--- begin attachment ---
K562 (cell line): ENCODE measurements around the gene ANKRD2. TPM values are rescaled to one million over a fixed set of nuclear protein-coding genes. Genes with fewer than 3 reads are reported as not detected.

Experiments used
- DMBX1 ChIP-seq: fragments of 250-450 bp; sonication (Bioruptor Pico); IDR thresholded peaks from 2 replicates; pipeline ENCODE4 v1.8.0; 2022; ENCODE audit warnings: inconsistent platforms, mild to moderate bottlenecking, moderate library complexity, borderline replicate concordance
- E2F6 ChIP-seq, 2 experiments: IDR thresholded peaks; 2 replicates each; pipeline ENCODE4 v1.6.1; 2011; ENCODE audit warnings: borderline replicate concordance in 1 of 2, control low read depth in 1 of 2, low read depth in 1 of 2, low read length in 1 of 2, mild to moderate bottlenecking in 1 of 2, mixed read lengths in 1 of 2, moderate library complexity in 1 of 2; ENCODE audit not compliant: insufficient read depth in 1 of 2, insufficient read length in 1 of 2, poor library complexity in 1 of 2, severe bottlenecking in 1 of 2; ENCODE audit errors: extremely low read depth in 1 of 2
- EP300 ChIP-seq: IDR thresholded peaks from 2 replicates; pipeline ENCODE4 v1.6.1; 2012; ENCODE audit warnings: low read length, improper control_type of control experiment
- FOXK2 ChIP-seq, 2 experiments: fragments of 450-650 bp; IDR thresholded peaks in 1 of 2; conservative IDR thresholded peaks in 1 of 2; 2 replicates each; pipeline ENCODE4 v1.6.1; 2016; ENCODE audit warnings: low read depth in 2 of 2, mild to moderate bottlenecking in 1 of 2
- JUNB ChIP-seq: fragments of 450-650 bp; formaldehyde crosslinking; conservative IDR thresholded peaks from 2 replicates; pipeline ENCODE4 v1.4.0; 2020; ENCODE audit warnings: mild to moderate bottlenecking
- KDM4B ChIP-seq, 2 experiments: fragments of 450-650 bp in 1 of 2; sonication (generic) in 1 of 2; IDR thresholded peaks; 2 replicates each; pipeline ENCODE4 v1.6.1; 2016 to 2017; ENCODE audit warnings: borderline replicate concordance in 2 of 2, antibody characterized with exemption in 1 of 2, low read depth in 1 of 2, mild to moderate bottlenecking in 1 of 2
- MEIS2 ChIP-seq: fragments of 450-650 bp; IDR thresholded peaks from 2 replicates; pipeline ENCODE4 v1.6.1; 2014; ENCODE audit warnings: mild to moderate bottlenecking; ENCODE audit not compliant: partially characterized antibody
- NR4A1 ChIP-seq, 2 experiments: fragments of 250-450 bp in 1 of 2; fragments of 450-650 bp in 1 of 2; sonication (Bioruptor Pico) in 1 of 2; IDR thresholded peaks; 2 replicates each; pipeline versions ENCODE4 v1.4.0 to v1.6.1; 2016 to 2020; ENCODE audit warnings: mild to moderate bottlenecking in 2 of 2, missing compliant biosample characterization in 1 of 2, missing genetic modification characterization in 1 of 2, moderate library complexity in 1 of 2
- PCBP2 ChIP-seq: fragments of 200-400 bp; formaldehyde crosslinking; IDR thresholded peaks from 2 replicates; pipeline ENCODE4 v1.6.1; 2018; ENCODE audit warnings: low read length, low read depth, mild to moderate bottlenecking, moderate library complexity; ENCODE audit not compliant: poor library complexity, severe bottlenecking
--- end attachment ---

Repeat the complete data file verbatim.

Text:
K562 (cell line): ENCODE measurements around the gene ANKRD2. TPM values are rescaled to one million over a fixed set of nuclear protein-coding genes. Genes with fewer than 3 reads are reported as not detected.

Experiments used
- DMBX1 ChIP-seq: fragments of 250-450 bp; sonication (Bioruptor Pico); IDR thresholded peaks from 2 replicates; pipeline ENCODE4 v1.8.0; 2022; ENCODE audit warnings: inconsistent platforms, mild to moderate bottlenecking, moderate library complexity, borderline replicate concordance
- E2F6 ChIP-seq, 2 experiments: IDR thresholded peaks; 2 replicates each; pipeline ENCODE4 v1.6.1; 2011; ENCODE audit warnings: borderline replicate concordance in 1 of 2, control low read depth in 1 of 2, low read depth in 1 of 2, low read length in 1 of 2, mild to moderate bottlenecking in 1 of 2, mixed read lengths in 1 of 2, moderate library complexity in 1 of 2; ENCODE audit not compliant: insufficient read depth in 1 of 2, insufficient read length in 1 of 2, poor library complexity in 1 of 2, severe bottlenecking in 1 of 2; ENCODE audit errors: extremely low read depth in 1 of 2
- EP300 ChIP-seq: IDR thresholded peaks from 2 replicates; pipeline ENCODE4 v1.6.1; 2012; ENCODE audit warnings: low read length, improper control_type of control experiment
- FOXK2 ChIP-seq, 2 experiments: fragments of 450-650 bp; IDR thresholded peaks in 1 of 2; conservative IDR thresholded peaks in 1 of 2; 2 replicates each; pipeline ENCODE4 v1.6.1; 2016; ENCODE audit warnings: low read depth in 2 of 2, mild to moderate bottlenecking in 1 of 2
- JUNB ChIP-seq: fragments of 450-650 bp; formaldehyde crosslinking; conservative IDR thresholded peaks from 2 replicates; pipeline ENCODE4 v1.4.0; 2020; ENCODE audit warnings: mild to moderate bottlenecking
- KDM4B ChIP-seq, 2 experiments: fragments of 450-650 bp in 1 of 2; sonication (generic) in 1 of 2; IDR thresholded peaks; 2 replicates each; pipeline ENCODE4 v1.6.1; 2016 to 2017; ENCODE audit warnings: borderline replicate concordance in 2 of 2, antibody characterized with exemption in 1 of 2, low read depth in 1 of 2, mild to moderate bottlenecking in 1 of 2
- MEIS2 ChIP-seq: fragments of 450-650 bp; IDR thresholded peaks from 2 replicates; pipeline ENCODE4 v1.6.1; 2014; ENCODE audit warnings: mild to moderate bottlenecking; ENCODE audit not compliant: partially characterized antibody
- NR4A1 ChIP-seq, 2 experiments: fragments of 250-450 bp in 1 of 2; fragments of 450-650 bp in 1 of 2; sonication (Bioruptor Pico) in 1 of 2; IDR thresholded peaks; 2 replicates each; pipeline versions ENCODE4 v1.4.0 to v1.6.1; 2016 to 2020; ENCODE audit warnings: mild to moderate bottlenecking in 2 of 2, missing compliant biosample characterization in 1 of 2, missing genetic modification characterization in 1 of 2, moderate library complexity in 1 of 2
- PCBP2 ChIP-seq: fragments of 200-400 bp; formaldehyde crosslinking; IDR thresholded peaks from 2 replicates; pipeline ENCODE4 v1.6.1; 2018; ENCODE audit warnings: low read length, low read depth, mild to moderate bottlenecking, moderate library complexity; ENCODE audit not compliant: poor library complexity, severe bottlenecking